That brings us, rather conveniently, to Havergal Brian’s First Symphony. In spite of its incorporating a setting of the Te Deum rather than the Requiem, Brian’s Gothic epitomises ‘monumental’, and it does so for all the right reasons. True, it does so for all the wrong reasons as well - the Gothic Symphony is in every respect a jaw-droppingly massive edifice that tends to put even Mahler’s Eighth into some sort of perspective. The forces required are so vast that they defeated, albeit only just, the combined resources of the two symphony orchestras on this recording, necessitating a few bits of nimble cheating on the part of the recording engineers.

Alright, then, so what are the ‘right reasons’? For those, we must delve briefly into the background - and listen to the music. Brian’s life story is almost beyond belief. By his mid-twenties, he had begun to make his name known. So far, so good. Yet, performances of his music by such as Wood and Beecham, and even the admiration of no less than Elgar, singularly failed to give him that all-important leg-up to fame and fortune. Performances of his music were well-received but these successes never, as you might reasonably have expected, seemed to get him anywhere.

Following the Great War, even the earnest interest of Richard Strauss, by now a respected elder statesman of the musical world, failed to ignite in the musical establishment any semblance of interest. In 1934, when Brian was already in his late fifties, Tovey admonished that establishment with the words, 'even for the recognition of his smaller works he is being made to wait . . . far longer than is good for any country whose musical reputation is worth praying for.’ I leave you to guess the establishment’s response!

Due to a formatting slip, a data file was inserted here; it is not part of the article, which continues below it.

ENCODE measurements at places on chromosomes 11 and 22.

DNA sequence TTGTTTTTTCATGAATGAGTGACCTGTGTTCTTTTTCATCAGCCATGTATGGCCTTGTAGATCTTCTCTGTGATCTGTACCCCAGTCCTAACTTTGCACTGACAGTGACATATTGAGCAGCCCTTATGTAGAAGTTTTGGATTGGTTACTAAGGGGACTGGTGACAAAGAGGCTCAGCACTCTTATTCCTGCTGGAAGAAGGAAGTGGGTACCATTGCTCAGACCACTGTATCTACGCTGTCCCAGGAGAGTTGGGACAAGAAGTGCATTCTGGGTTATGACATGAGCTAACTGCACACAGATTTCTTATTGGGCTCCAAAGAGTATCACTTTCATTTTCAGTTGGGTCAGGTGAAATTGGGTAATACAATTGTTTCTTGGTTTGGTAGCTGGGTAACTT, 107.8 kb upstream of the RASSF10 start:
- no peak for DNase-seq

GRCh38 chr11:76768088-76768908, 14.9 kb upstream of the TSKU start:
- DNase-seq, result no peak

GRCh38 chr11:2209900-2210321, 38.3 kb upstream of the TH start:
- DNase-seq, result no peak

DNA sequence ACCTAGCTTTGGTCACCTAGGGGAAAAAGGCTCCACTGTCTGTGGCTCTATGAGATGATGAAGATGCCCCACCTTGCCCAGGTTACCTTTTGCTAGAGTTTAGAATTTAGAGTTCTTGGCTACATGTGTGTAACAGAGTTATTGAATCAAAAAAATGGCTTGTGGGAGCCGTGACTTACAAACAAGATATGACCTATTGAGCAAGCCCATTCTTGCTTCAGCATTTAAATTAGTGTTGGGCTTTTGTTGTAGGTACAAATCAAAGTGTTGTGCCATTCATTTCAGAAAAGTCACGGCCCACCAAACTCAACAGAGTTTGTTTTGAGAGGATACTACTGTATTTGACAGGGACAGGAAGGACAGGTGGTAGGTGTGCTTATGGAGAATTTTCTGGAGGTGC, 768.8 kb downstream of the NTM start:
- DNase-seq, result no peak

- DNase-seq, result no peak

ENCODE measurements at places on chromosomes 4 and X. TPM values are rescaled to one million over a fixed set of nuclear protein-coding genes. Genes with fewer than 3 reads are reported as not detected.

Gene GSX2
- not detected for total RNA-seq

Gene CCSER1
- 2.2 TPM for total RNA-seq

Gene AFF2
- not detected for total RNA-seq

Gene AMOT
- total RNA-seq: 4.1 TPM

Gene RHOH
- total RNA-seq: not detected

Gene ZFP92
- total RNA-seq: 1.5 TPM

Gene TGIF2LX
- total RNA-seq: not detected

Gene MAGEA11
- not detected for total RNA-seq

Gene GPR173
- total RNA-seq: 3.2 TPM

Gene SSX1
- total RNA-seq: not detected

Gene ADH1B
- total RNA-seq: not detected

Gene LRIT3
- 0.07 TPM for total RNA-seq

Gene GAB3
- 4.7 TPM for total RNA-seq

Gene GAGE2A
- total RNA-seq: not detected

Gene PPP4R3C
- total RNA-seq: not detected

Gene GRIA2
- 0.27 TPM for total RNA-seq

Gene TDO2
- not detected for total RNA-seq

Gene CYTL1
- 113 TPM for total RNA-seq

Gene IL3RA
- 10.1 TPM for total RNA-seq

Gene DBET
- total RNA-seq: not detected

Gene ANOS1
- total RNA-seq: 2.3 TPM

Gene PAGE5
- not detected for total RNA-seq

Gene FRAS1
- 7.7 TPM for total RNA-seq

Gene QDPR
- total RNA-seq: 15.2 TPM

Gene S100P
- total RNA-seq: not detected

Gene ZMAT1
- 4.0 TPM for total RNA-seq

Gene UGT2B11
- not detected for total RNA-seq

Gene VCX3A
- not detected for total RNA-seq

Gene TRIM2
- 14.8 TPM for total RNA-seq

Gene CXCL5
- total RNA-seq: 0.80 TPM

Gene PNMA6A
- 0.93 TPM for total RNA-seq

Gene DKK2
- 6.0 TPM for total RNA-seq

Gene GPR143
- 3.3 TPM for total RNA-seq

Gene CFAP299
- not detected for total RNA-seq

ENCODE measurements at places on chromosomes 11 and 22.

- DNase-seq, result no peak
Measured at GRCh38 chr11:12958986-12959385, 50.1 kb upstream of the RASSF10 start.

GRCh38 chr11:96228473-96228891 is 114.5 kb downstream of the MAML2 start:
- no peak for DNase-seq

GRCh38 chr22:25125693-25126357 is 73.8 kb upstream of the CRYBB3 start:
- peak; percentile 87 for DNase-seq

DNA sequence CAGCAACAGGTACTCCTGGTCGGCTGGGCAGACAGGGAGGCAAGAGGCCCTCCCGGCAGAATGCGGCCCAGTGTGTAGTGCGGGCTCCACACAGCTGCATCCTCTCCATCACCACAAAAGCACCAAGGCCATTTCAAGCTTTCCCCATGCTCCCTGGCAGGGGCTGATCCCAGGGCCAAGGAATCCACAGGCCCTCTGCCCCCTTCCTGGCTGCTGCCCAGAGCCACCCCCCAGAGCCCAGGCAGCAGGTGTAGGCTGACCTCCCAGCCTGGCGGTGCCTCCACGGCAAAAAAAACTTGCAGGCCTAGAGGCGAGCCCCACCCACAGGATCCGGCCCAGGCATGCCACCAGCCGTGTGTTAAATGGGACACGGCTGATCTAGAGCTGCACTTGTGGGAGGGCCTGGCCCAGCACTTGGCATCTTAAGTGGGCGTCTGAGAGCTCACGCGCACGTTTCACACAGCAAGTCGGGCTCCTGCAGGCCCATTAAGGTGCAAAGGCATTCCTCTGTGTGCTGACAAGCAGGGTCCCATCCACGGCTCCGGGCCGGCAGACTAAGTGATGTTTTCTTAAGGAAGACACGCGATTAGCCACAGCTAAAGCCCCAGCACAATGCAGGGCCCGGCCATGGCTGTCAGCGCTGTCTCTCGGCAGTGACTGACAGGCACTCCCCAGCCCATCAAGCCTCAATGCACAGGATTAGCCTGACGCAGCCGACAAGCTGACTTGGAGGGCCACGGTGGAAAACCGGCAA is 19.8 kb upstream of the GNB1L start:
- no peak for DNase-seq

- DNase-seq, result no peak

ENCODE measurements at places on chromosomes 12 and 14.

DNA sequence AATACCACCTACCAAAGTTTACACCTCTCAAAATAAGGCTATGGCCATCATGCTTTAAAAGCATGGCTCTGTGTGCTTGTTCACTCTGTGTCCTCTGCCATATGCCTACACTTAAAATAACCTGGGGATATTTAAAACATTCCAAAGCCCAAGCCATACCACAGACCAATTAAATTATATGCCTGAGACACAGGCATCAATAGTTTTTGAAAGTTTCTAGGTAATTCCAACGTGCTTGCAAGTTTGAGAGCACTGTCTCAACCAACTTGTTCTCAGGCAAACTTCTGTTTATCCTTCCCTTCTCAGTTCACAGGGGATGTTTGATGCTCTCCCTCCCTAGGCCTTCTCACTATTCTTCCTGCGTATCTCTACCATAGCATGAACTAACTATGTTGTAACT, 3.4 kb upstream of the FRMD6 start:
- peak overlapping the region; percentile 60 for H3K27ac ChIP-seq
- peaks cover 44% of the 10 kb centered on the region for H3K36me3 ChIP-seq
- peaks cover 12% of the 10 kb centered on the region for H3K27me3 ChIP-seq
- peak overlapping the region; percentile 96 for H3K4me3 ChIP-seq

Things got a little better in the 1950s when Robert Simpson, then a music producer for the BBC, took up the septuagenarian Brian’s cause in a practical way, putting at least some of Brian’s prodigious symphonic output where it belonged - into the concert halls. Again, performances were well - and sometimes even ecstatically - received, but still Brian’s ‘career’ steadfastly refused to become airborne. It remained that way right up to his death. To all intents and purposes, even now nothing has changed. I must confess, I am completely flummoxed: it isn’t as if Brian had committed the cardinal sin of writing film music and, as far as I am aware, he was never unconscionably rude to even a single soul.